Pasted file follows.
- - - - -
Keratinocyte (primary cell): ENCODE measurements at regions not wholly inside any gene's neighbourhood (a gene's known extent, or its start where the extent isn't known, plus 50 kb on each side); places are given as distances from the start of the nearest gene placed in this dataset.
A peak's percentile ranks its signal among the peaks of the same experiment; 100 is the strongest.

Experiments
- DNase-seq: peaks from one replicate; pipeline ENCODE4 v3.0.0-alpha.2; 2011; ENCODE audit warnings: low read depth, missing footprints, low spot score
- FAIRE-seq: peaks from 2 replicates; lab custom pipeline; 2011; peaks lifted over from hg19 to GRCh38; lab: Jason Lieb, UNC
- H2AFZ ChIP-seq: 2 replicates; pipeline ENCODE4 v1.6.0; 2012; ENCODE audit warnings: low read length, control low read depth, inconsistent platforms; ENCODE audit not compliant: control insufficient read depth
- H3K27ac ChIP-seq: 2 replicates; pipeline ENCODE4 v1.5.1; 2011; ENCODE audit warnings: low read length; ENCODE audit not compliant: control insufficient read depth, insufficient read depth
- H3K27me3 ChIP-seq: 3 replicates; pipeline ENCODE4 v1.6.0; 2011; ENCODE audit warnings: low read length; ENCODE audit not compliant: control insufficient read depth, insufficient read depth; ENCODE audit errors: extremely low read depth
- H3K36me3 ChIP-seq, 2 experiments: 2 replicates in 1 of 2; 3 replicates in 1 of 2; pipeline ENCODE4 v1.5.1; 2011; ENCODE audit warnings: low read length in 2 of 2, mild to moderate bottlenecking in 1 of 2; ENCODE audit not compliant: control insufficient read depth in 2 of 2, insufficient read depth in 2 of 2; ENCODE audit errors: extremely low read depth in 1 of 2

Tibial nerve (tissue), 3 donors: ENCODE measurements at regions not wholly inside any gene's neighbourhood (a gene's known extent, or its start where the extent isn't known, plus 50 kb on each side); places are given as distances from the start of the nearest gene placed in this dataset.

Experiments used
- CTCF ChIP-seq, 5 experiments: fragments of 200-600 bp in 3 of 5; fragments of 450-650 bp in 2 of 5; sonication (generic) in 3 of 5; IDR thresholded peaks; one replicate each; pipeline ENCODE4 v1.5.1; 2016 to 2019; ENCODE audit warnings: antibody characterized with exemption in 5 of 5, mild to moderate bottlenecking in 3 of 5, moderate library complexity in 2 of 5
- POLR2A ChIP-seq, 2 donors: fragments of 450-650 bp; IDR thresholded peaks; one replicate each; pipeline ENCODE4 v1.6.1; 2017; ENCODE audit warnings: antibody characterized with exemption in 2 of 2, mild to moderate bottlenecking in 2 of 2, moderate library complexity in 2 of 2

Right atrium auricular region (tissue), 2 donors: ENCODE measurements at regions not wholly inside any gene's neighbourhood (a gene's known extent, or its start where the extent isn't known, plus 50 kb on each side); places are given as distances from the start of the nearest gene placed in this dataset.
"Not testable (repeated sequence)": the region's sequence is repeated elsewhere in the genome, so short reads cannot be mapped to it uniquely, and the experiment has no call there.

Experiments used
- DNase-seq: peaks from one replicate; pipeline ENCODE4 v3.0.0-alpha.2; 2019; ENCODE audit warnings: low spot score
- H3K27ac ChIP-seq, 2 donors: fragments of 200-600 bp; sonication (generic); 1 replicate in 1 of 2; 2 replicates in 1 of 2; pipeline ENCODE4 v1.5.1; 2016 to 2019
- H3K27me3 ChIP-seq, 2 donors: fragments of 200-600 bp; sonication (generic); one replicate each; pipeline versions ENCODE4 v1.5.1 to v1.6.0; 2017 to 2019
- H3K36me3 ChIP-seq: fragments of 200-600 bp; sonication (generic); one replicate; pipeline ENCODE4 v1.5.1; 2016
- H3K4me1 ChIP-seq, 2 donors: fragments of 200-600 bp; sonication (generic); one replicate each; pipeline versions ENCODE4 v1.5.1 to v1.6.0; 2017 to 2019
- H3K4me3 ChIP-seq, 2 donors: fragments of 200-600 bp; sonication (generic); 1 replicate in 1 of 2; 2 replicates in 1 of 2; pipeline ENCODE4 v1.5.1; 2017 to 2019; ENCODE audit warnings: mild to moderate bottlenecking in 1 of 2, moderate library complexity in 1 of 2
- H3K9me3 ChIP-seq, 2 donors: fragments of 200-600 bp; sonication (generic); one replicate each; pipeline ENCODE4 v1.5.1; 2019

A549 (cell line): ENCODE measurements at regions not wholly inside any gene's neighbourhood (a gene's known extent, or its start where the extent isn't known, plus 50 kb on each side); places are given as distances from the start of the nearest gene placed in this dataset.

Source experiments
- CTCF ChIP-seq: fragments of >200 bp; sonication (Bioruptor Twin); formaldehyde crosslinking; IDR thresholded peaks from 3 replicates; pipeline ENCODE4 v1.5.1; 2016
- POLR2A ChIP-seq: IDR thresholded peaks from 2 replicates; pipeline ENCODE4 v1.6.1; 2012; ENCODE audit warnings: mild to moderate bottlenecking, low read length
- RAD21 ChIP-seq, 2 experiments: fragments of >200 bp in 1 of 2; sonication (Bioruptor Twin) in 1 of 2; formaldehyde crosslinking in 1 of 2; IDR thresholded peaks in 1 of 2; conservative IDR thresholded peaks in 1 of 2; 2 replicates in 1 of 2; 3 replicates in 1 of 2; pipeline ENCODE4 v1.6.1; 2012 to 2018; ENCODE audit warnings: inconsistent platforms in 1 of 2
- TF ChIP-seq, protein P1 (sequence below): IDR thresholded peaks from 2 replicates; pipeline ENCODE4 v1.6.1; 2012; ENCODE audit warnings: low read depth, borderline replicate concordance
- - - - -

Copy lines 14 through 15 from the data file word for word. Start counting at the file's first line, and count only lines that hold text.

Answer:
Right atrium auricular region (tissue), 2 donors: ENCODE measurements at regions not wholly inside any gene's neighbourhood (a gene's known extent, or its start where the extent isn't known, plus 50 kb on each side); places are given as distances from the start of the nearest gene placed in this dataset.
"Not testable (repeated sequence)": the region's sequence is repeated elsewhere in the genome, so short reads cannot be mapped to it uniquely, and the experiment has no call there.